Windows Subsystem for Linux

I never paid too much attention to the Windows Subsystem for Linux (WSL). But recently I wanted to do some gbd debugging. So I started with Ubuntu in Virtual Box. This was a little bit slow on my Laptop so I searched for a better solution. What is easier than installing Ubuntu from the Windows Microsoft Store? With this app I got full Linux command line support. But how does this work?

The ability to support different subsystems was built into the Windows kernel long time ago. The first Windows NT version did support OS/2 console application for instance. Windows 10 can now run native Linux ELF64 binaries. It does this without emulation and without recompiling Linux code.

The WSL consists of user mode and kernel mode components. In kernel mode there is a driver which translates Linux system calls to the Windows kernel. Sometimes there is a direct mapping, sometimes there is some extra work to do.

In user mode there is the pico process in which system calls are dispatched to this driver. This process is an outcome of the Drawbridge research prototype. A goal of this prototype was to decouple a Windows process from the underlying OS on which it is executed. This is tailor-made for running Linux applications on Windows 10. Although it was not designed for this.

To use WSL you need to active the Windows Feature “Windows-Subsystem for Linux”. This installs the basic functionality. When this is done you can install a distribution from the Microsoft Store.

When I started Ubuntu the first time I saw the error message “Unsupported console settings. In order to use this feature the legacy console must be disabled.“ constantly filling up the console window. The problem was that the legacy console was activated which is obviously incompatible to WSL.


RavenDB, Docker and F#

Here is a little F# application which connects to a RaveDB database, adds an entry and reads them. I used this application to play with RavenDB running inside a Docker container.

open Raven.Client.Documents

type Customer = {
    FirstName: string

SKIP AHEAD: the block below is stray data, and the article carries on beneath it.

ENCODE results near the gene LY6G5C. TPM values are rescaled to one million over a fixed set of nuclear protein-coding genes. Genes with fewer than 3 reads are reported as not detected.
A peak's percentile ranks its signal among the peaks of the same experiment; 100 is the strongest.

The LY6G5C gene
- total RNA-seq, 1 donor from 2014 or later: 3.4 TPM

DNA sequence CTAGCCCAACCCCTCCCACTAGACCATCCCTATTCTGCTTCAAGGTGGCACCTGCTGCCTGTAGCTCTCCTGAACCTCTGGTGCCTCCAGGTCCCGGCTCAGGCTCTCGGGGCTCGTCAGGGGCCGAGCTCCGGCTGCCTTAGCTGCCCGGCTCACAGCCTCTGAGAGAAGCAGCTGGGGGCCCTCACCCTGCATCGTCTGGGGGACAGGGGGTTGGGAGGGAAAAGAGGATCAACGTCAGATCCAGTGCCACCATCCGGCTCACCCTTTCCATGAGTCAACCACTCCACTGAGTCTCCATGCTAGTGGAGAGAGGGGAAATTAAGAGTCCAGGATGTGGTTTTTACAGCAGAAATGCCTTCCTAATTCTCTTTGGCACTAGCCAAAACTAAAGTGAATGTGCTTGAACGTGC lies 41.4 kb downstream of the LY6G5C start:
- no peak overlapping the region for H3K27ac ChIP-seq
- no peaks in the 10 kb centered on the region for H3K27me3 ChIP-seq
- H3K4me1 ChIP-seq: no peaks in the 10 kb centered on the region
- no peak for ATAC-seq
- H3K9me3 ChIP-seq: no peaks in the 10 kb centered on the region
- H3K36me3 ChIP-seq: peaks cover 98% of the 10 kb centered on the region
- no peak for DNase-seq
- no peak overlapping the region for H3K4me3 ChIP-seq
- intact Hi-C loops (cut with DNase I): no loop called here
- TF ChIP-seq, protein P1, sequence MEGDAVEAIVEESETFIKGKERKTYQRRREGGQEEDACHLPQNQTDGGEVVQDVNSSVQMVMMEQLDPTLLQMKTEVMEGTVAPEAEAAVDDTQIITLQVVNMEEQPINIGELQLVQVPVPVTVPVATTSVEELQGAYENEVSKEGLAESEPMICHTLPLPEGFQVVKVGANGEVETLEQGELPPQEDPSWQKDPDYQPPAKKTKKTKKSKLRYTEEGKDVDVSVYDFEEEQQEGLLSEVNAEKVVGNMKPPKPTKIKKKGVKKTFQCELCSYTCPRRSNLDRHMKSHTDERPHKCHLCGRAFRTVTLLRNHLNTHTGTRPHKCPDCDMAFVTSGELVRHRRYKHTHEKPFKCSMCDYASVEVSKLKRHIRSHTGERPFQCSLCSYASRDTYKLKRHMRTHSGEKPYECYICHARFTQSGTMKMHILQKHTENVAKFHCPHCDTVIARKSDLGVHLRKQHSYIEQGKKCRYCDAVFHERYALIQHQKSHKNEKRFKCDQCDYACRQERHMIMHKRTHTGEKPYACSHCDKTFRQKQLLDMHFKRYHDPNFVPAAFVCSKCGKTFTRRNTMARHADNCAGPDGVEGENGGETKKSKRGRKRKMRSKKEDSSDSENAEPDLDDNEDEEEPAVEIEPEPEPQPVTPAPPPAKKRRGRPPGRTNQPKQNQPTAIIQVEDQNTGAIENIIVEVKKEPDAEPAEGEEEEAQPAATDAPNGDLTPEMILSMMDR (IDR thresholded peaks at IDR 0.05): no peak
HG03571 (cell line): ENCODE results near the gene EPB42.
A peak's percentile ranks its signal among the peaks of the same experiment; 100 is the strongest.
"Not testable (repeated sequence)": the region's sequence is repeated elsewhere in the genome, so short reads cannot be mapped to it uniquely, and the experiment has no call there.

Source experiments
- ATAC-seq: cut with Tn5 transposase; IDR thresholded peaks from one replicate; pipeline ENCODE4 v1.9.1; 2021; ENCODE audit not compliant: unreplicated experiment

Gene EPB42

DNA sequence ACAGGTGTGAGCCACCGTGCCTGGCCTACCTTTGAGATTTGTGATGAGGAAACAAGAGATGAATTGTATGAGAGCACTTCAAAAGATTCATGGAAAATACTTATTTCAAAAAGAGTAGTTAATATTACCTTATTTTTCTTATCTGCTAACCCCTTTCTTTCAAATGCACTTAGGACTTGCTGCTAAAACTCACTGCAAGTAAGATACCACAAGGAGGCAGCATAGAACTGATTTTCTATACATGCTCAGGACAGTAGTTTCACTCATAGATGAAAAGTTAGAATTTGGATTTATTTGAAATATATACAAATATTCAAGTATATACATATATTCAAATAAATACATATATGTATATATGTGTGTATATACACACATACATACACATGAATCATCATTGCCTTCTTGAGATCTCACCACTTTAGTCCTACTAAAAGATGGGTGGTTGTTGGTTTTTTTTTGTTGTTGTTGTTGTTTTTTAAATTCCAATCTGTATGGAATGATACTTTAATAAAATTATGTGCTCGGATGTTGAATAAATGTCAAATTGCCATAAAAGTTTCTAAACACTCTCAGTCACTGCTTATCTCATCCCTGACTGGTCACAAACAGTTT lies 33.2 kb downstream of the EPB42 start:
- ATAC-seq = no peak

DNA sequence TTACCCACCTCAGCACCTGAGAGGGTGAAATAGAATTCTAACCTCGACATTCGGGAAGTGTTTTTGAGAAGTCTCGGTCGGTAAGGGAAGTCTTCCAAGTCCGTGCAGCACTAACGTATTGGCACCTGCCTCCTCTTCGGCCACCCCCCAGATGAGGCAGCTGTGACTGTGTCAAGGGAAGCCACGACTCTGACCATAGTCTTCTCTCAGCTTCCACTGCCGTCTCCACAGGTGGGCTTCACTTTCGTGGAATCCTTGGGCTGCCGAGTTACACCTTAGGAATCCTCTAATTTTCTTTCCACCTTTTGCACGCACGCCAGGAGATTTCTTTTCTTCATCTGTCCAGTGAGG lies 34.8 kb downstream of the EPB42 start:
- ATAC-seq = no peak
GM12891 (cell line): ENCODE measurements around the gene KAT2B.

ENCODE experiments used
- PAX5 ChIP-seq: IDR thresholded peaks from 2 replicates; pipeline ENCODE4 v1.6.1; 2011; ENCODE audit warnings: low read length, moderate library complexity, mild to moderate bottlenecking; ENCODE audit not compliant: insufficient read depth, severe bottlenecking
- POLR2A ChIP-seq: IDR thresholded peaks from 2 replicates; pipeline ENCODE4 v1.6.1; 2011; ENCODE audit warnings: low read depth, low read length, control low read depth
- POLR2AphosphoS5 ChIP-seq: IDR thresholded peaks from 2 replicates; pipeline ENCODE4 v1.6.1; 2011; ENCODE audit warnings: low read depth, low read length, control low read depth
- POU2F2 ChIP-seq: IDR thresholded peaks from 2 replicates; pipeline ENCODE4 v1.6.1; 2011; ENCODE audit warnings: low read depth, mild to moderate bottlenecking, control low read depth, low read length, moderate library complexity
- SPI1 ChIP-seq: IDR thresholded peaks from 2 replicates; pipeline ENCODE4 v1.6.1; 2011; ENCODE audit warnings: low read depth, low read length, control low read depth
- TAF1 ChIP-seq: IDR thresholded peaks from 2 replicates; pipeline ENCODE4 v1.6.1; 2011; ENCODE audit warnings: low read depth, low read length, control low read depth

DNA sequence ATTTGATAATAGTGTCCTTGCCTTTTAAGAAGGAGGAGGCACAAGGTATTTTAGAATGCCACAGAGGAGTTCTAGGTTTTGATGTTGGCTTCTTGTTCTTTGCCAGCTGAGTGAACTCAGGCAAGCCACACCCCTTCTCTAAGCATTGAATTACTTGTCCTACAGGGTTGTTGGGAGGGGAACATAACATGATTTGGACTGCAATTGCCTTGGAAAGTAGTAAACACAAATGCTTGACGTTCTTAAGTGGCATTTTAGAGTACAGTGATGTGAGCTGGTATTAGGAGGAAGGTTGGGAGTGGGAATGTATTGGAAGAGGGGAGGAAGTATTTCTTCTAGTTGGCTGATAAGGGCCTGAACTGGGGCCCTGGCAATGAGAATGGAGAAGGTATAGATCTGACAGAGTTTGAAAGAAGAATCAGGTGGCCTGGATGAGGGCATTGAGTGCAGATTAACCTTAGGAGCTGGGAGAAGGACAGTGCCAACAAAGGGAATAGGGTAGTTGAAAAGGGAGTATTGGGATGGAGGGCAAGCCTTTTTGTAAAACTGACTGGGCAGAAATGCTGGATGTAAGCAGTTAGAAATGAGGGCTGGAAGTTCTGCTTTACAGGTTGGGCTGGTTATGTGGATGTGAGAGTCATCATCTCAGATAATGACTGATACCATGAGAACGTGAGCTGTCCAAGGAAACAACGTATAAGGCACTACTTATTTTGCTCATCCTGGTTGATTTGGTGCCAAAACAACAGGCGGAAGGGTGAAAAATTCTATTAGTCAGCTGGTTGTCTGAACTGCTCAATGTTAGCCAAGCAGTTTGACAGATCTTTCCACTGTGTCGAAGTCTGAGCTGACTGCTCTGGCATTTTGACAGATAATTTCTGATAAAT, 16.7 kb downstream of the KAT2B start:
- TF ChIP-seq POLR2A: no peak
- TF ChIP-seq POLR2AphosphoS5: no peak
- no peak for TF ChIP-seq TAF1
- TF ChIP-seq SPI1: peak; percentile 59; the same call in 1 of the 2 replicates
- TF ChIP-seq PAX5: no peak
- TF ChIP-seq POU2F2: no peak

LastName: string

let main argv =
    printfn "Hello RaveDB!"

    use store = new DocumentStore ()
    store.Urls <-  [|""|]
    store.Database <- "RavenDB1"
    use store = store.Initialize ()
    use session = store.OpenSession ()
    let customer1 = { FirstName = "Guy"; LastName = "Montag" }
    session.Store customer1
    session.SaveChanges ()

    let customers = query {
        for customer in session.Query<Customer>() do
        select customer

    customers |> Seq.iter (printf "%A")

    printfn "Done!"

You can download the full project from my GitHub repository.

From the code you can see that the database runs on which is the IP address of my Docker bridge.

To execute a RavenDB Docker container you need to download the image first. You can do this by executing the command:

docker pull ravendb/ravendb

This will download the latest ubuntu based version. To run the image its best to use the run-ubuntu1604.ps1 powershell script which is provided by the RavenDB project.

ubuntu1604.ps1 -AuthenticationDisabled -PublicServerUrl ""

Disabling authentication is good for testing purposes. So there is no need to deal with certificates. Why it is necessary to provide the PublicServerUrl is something what I don’t really understand completely. But this article explains it a little bit.

Now you can open your browser, go to and create the database RavenDB1. When the database is up and running the application can be executed.

dotnet run

When everything works as expected the F# application can be deployed in a container too. Before the image can be created you need to make a release build.

dotnet publish -c release -o app

The docker file is available in the repository. So you just need to type

docker build -t hello-ravendb .

Have a look for the line

Successfully built 388344c214f3

Your ID is surely different, but you need it to run your image.

docker run 388344c214f3

You should see the same output as when the application was executed directly.

Falscher Debugger

Mit unter soll es vorkommen, dass sich in einer Anwendung ein Fehler eingeschlichen hat. Zumindest in denen, die man nicht selbst Programmiert hat. Stößt das Framework auf einen solchen Fehler erscheint, sofern das SDK installiert ist und Debug Symbols vorhanden sind, ein Fenster, in welchem man einen Debugger starten kann. Bei mir war nun das Problem das ich bei einer .NET 2.0 Anwendung nur die Debugger für das 1.1er Framework wählen konnte, die dann mit dem Prozess natürlich ganz und gar nicht zurecht kamen. Die Lösung des Problems lag in der Registry. Dort fand ich unter [HKEY_LOCAL_MACHINE\SOFTWARE\Microsoft\.NETFramework] folgende zwei Schlüssel:

"DbgManagedDebugger"="\"C:\Programme\Gemeinsame Dateien\Microsoft Shared\VS7Debug\vs7jit.exe\" PID %d APPDOM %d EXTEXT \"%s\" EVTHDL %d"


Wie man sieht, ist dort der Debugger von VS 7, sprich .NET 1.1, angegeben. Also kann das ja nicht gehen. Ändert man die Wete der beiden Schlüssel auf:

"DbgManagedDebugger"="\"C:\WINDOWS\system32\vsjitdebugger.exe\" PID %d APPDOM %d EXTEXT \"%s\" EVTHDL %d""DbgJITDebugLaunchSetting"=dword:00000010

sieht das Ganze schon besser aus. Offenbar lag der Fehler daran, dass ich VS 2005 vor der 2003er Version installiert habe. Wie auch immer. Jetzt funktioniert es wieder super. Wichtig war mir das Ganze um einen selbst geschriebenen Windows Service zu Debuggen. Das geht ja von Haus aus ziemlich schlecht. Schreibt man aber System.Diagnostics.Debugger.Launch(); wird in dieser Zeile der Debugger gestartet. Das kann sehr hilfreich sein.